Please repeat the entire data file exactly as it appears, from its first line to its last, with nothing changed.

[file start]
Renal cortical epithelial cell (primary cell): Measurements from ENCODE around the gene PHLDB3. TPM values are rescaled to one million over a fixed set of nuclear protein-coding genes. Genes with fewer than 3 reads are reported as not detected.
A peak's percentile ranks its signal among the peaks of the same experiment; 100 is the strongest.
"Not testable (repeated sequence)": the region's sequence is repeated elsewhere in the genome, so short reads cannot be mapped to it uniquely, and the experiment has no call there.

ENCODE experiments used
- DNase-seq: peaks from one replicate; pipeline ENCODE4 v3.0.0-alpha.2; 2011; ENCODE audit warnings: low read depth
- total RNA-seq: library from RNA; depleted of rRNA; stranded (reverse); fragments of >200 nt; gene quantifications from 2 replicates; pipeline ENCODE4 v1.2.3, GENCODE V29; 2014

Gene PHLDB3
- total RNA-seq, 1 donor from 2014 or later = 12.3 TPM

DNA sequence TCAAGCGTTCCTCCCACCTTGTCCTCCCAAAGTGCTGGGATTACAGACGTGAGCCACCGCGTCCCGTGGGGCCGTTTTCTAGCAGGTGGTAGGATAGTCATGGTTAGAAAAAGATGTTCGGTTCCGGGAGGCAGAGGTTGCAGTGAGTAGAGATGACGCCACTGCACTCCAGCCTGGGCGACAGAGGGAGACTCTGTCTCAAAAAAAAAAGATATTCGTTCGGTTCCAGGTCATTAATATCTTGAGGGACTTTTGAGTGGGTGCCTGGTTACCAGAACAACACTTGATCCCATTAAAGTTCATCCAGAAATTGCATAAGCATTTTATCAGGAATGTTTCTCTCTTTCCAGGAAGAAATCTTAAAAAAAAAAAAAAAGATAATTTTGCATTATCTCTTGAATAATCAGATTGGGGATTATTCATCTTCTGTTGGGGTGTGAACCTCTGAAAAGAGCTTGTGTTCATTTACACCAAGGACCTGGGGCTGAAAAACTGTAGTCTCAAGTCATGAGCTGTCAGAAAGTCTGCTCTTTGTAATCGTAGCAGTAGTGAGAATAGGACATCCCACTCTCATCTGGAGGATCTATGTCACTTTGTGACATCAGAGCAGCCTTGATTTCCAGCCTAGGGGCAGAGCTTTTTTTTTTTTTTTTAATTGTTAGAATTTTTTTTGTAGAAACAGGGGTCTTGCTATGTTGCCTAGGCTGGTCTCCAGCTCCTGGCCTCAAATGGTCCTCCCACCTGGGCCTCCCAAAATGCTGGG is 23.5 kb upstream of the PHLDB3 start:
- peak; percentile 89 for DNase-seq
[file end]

Renal cortical epithelial cell (primary cell): Measurements from ENCODE around the gene PHLDB3. TPM values are rescaled to one million over a fixed set of nuclear protein-coding genes. Genes with fewer than 3 reads are reported as not detected.
A peak's percentile ranks its signal among the peaks of the same experiment; 100 is the strongest.
"Not testable (repeated sequence)": the region's sequence is repeated elsewhere in the genome, so short reads cannot be mapped to it uniquely, and the experiment has no call there.

ENCODE experiments used
- DNase-seq: peaks from one replicate; pipeline ENCODE4 v3.0.0-alpha.2; 2011; ENCODE audit warnings: low read depth
- total RNA-seq: library from RNA; depleted of rRNA; stranded (reverse); fragments of >200 nt; gene quantifications from 2 replicates; pipeline ENCODE4 v1.2.3, GENCODE V29; 2014

Gene PHLDB3
- total RNA-seq, 1 donor from 2014 or later = 12.3 TPM

DNA sequence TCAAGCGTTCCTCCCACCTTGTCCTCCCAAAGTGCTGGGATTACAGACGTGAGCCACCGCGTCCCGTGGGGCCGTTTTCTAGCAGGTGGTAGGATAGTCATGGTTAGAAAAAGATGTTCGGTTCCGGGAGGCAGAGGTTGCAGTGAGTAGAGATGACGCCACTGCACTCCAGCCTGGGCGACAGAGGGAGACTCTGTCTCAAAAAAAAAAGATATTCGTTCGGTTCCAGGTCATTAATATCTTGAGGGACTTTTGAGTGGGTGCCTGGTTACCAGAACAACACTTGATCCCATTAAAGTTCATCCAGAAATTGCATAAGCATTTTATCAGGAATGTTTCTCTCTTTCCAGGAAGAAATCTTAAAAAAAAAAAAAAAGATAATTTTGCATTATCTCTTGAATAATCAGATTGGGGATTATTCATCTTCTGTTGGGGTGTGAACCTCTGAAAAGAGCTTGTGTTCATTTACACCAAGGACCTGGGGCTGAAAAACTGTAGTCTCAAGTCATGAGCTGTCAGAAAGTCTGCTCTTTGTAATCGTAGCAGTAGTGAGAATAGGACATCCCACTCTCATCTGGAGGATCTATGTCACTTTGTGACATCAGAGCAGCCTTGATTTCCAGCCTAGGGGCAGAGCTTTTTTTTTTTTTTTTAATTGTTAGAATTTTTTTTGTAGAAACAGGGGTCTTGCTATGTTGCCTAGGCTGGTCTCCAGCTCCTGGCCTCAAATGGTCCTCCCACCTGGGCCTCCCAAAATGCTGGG is 23.5 kb upstream of the PHLDB3 start:
- peak; percentile 89 for DNase-seq